I suppose you could say there's just one 'but' about this biometric authentication method—and it's your posterior. Turns out your keister—or, more specifically, the way you sit—can be used to identify you. One team of researchers has created a prototype of a car seat that can tell who's sitting in it. It's not only great for making sure that only you (or, presumably, your family) can start your car, but also potentially handy for ensuring that your seat, mirrors, and other preferences are automatically adjusted for you. Advanced Institute of Industrial Technology

Biometric security is often focused on the more boring anatomical parts, like the pads of the fingers (ehhh) or the eyes (who cares). So little attention has been paid to the security possibilities of the butt. Well, not anymore: researchers at the Advanced Institute of Industrial Technology in Tokyo have come up with a car seat that measures the precise contours and pressures left by your posterior.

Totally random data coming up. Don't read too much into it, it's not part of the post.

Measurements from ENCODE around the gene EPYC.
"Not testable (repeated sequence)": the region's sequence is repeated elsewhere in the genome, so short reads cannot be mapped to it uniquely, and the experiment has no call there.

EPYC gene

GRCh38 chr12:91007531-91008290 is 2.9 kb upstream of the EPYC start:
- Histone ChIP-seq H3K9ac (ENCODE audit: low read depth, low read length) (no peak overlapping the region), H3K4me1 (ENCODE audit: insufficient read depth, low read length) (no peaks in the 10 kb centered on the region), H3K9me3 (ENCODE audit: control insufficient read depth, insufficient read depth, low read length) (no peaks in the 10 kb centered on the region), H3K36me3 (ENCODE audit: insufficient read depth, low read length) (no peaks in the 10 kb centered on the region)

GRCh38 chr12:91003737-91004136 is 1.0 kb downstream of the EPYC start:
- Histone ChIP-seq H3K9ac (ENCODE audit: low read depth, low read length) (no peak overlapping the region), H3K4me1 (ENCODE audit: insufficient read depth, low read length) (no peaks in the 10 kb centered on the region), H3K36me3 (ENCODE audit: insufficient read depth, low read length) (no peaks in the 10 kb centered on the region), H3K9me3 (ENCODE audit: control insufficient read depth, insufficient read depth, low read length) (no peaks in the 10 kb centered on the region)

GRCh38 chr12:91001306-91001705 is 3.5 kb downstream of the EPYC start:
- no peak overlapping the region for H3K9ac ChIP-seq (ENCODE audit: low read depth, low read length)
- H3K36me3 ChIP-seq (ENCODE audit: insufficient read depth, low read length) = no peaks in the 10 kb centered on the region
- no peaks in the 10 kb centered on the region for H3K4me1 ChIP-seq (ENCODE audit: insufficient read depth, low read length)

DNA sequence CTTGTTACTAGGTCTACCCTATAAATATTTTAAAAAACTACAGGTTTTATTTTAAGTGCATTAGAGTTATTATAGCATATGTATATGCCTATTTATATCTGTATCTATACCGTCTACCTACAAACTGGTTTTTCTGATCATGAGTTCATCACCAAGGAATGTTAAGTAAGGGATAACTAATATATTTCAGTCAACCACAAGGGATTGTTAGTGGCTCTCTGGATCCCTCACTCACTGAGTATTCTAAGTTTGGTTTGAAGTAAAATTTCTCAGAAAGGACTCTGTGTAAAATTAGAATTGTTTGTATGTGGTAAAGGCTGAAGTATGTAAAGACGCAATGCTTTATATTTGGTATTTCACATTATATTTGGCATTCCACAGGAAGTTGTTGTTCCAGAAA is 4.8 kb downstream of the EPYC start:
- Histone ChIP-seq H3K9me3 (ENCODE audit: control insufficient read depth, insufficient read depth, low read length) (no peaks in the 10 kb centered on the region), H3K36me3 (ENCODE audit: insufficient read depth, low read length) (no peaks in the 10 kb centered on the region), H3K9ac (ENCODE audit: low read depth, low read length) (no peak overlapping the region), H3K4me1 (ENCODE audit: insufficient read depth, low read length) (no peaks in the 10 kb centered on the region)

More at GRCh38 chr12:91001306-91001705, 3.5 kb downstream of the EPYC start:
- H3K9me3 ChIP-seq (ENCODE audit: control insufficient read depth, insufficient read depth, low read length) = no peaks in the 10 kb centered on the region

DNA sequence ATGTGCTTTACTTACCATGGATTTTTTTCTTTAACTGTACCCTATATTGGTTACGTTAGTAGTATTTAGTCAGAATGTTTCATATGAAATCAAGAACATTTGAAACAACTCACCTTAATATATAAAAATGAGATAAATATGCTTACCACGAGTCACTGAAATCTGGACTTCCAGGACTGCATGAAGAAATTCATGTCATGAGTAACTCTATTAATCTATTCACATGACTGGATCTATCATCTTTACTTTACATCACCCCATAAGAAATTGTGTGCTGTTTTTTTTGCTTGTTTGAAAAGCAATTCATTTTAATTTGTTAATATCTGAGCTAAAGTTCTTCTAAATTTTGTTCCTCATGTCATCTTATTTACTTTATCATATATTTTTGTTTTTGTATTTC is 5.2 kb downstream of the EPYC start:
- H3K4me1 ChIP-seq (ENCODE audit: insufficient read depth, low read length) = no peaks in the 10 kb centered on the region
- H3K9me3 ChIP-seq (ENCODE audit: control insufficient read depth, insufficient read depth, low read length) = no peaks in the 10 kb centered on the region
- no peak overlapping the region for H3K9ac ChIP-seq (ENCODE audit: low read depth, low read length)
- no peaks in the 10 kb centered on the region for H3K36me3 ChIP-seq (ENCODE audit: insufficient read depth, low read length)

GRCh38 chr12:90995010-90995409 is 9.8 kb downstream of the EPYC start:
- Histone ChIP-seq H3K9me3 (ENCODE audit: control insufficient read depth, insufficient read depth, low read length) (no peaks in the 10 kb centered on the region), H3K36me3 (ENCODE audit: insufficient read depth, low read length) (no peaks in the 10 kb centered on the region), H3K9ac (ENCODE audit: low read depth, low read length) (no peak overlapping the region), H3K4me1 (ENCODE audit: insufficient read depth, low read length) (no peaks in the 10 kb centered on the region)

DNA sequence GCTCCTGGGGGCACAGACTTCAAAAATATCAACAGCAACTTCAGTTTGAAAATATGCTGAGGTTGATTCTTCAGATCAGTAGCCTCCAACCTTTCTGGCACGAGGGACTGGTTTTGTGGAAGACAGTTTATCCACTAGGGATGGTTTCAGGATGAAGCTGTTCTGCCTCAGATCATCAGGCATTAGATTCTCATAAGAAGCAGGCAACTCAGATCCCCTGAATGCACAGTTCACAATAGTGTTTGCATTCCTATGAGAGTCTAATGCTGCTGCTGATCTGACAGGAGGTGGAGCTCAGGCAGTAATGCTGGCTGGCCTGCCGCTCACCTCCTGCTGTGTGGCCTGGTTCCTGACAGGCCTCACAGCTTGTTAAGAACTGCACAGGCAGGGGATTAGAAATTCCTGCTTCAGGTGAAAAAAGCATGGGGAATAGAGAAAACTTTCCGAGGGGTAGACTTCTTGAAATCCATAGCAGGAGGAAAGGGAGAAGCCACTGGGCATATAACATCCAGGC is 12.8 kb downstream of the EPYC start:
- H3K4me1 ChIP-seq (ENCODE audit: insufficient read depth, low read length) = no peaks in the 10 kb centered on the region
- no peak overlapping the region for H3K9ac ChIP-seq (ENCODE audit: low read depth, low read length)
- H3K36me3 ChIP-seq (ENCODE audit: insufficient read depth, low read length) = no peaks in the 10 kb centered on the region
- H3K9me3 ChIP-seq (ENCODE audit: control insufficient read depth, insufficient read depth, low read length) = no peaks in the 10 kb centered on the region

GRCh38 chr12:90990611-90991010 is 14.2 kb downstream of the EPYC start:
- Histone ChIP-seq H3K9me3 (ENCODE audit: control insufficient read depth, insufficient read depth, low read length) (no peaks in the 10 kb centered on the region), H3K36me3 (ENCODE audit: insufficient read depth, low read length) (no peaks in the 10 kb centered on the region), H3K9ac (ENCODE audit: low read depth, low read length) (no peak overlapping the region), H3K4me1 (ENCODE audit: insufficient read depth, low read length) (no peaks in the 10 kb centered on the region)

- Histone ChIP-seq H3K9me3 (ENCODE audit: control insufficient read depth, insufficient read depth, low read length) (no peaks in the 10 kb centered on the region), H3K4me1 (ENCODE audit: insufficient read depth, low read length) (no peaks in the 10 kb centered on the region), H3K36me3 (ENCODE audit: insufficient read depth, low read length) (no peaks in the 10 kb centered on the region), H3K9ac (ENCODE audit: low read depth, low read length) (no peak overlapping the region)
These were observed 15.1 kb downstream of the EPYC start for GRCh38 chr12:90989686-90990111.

Apparently measuring buttprints, or rear-pressure (none of the terms I just used, or will use, have been approved or sanctioned by the researchers) is a pretty decent way to identify people. The seat is comprised of a system of 360 separate sensors, which measure pressure. Those sensors communicate with a laptop to put together a precise map of the seated person. The researchers say the seat can correctly identify people with 98% accuracy–not bad at all.

The team is hoping to work with Japanese car manufacturers to implement the system as an added security measure, possibly in as few as two or three years.